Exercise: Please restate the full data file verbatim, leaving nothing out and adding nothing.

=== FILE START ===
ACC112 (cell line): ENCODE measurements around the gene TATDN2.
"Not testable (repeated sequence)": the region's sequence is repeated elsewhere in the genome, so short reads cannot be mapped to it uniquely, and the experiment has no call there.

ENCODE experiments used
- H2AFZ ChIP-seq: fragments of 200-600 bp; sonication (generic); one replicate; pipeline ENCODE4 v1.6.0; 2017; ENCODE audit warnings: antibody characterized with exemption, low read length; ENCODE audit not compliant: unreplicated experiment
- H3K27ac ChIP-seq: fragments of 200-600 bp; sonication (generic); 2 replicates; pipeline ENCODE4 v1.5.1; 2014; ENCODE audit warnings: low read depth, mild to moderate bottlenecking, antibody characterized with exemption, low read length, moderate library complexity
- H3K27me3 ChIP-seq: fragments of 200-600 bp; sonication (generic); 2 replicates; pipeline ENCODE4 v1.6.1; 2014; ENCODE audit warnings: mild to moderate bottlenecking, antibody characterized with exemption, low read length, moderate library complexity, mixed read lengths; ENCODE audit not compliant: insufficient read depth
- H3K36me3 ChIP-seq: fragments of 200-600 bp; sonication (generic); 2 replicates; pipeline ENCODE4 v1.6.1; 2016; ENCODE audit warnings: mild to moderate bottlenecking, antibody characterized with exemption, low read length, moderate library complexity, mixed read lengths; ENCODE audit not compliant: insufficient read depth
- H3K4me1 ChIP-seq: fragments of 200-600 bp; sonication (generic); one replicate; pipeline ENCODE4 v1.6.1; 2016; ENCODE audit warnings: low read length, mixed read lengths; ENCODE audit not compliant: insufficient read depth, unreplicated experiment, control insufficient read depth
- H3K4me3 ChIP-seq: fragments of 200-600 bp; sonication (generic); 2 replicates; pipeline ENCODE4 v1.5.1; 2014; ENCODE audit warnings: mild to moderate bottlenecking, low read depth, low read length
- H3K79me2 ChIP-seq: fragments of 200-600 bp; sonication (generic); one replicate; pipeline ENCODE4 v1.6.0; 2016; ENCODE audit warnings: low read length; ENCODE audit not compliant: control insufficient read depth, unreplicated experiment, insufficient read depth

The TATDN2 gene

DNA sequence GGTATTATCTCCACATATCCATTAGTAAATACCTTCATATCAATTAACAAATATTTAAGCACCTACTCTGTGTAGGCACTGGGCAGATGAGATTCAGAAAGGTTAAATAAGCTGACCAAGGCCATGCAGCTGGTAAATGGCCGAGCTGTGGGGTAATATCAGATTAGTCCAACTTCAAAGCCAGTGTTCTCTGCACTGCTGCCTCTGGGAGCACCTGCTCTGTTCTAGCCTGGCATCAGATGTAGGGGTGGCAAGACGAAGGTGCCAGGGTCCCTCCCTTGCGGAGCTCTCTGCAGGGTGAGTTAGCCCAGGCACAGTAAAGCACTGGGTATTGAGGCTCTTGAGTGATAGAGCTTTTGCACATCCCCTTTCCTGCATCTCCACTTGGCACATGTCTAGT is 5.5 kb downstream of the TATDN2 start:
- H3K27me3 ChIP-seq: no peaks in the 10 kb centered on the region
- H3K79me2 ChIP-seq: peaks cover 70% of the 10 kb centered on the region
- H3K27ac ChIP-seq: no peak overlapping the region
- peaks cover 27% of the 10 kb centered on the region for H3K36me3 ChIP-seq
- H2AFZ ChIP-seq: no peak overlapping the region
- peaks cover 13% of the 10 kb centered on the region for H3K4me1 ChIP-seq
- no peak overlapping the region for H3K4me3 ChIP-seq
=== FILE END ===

ACC112 (cell line): ENCODE measurements around the gene TATDN2.
"Not testable (repeated sequence)": the region's sequence is repeated elsewhere in the genome, so short reads cannot be mapped to it uniquely, and the experiment has no call there.

ENCODE experiments used
- H2AFZ ChIP-seq: fragments of 200-600 bp; sonication (generic); one replicate; pipeline ENCODE4 v1.6.0; 2017; ENCODE audit warnings: antibody characterized with exemption, low read length; ENCODE audit not compliant: unreplicated experiment
- H3K27ac ChIP-seq: fragments of 200-600 bp; sonication (generic); 2 replicates; pipeline ENCODE4 v1.5.1; 2014; ENCODE audit warnings: low read depth, mild to moderate bottlenecking, antibody characterized with exemption, low read length, moderate library complexity
- H3K27me3 ChIP-seq: fragments of 200-600 bp; sonication (generic); 2 replicates; pipeline ENCODE4 v1.6.1; 2014; ENCODE audit warnings: mild to moderate bottlenecking, antibody characterized with exemption, low read length, moderate library complexity, mixed read lengths; ENCODE audit not compliant: insufficient read depth
- H3K36me3 ChIP-seq: fragments of 200-600 bp; sonication (generic); 2 replicates; pipeline ENCODE4 v1.6.1; 2016; ENCODE audit warnings: mild to moderate bottlenecking, antibody characterized with exemption, low read length, moderate library complexity, mixed read lengths; ENCODE audit not compliant: insufficient read depth
- H3K4me1 ChIP-seq: fragments of 200-600 bp; sonication (generic); one replicate; pipeline ENCODE4 v1.6.1; 2016; ENCODE audit warnings: low read length, mixed read lengths; ENCODE audit not compliant: insufficient read depth, unreplicated experiment, control insufficient read depth
- H3K4me3 ChIP-seq: fragments of 200-600 bp; sonication (generic); 2 replicates; pipeline ENCODE4 v1.5.1; 2014; ENCODE audit warnings: mild to moderate bottlenecking, low read depth, low read length
- H3K79me2 ChIP-seq: fragments of 200-600 bp; sonication (generic); one replicate; pipeline ENCODE4 v1.6.0; 2016; ENCODE audit warnings: low read length; ENCODE audit not compliant: control insufficient read depth, unreplicated experiment, insufficient read depth

The TATDN2 gene

DNA sequence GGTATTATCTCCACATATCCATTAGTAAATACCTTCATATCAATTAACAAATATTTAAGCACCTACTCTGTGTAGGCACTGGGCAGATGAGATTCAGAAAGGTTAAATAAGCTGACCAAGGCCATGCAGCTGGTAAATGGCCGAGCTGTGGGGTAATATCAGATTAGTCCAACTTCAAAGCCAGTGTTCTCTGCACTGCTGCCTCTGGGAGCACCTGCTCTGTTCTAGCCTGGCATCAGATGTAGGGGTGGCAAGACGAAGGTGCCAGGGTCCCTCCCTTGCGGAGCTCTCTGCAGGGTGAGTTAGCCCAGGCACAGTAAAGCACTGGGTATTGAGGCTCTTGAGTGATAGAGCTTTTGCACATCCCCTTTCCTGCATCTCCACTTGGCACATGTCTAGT is 5.5 kb downstream of the TATDN2 start:
- H3K27me3 ChIP-seq: no peaks in the 10 kb centered on the region
- H3K79me2 ChIP-seq: peaks cover 70% of the 10 kb centered on the region
- H3K27ac ChIP-seq: no peak overlapping the region
- peaks cover 27% of the 10 kb centered on the region for H3K36me3 ChIP-seq
- H2AFZ ChIP-seq: no peak overlapping the region
- peaks cover 13% of the 10 kb centered on the region for H3K4me1 ChIP-seq
- no peak overlapping the region for H3K4me3 ChIP-seq